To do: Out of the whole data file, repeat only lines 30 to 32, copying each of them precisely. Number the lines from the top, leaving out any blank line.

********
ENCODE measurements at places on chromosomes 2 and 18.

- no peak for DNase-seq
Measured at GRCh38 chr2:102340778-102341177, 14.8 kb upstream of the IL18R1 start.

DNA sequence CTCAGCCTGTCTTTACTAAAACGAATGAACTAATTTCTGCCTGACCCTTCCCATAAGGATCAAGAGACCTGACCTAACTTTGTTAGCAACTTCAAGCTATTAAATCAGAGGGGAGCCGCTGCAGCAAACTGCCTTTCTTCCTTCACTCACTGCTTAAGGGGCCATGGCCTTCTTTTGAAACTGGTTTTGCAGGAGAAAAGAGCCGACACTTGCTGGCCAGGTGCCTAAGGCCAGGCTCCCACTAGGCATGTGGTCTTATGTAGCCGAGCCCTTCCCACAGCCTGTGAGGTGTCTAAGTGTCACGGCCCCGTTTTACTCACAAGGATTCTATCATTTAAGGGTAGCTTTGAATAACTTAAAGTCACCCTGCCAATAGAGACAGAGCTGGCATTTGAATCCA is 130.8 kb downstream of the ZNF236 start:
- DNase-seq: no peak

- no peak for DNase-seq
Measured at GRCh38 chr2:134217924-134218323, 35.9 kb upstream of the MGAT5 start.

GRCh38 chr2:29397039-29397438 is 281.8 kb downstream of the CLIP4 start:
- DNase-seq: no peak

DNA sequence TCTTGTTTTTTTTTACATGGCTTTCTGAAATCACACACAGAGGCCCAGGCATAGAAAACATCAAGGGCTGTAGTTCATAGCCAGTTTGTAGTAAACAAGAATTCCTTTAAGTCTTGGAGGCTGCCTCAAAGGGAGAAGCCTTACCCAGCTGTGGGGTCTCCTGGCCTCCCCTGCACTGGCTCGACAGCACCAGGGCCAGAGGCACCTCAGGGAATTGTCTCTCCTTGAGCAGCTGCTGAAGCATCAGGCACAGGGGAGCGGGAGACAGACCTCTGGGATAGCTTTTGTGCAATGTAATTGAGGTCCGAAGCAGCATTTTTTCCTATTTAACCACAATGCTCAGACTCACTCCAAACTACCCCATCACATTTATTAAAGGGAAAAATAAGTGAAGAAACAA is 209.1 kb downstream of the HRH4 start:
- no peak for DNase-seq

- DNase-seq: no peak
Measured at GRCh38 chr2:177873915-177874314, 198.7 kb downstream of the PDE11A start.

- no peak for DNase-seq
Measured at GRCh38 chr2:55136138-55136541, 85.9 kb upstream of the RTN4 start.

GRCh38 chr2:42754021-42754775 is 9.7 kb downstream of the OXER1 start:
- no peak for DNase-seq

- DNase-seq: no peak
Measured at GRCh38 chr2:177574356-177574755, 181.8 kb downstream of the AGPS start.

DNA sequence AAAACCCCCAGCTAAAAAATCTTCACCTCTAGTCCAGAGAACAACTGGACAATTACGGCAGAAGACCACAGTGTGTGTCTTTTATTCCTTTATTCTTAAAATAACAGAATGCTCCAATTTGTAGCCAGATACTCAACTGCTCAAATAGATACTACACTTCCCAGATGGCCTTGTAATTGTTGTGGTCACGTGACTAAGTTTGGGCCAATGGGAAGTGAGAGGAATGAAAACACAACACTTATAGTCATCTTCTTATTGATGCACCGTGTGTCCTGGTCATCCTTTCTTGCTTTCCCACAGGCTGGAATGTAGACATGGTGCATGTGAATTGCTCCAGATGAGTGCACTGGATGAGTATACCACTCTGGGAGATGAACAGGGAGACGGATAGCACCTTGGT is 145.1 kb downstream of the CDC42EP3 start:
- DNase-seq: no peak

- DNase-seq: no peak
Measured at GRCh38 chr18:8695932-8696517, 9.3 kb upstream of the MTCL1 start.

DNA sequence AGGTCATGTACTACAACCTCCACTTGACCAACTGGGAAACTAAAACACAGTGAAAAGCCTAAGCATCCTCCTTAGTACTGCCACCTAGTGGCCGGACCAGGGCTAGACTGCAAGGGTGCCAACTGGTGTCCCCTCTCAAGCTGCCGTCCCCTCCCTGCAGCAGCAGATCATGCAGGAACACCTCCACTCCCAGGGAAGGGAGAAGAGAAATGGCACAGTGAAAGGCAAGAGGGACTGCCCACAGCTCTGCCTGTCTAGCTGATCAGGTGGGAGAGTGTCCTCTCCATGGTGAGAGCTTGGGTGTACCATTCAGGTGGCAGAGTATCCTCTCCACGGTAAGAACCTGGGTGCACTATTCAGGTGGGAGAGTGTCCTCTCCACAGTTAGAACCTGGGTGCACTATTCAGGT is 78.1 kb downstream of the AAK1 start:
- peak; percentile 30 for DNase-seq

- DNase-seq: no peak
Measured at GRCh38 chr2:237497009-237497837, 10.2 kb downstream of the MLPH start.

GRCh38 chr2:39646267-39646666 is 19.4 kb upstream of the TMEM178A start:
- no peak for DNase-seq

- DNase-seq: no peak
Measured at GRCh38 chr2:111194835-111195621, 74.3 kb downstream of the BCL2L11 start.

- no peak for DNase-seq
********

- DNase-seq: no peak
Measured at GRCh38 chr2:111194835-111195621, 74.3 kb downstream of the BCL2L11 start.

- no peak for DNase-seq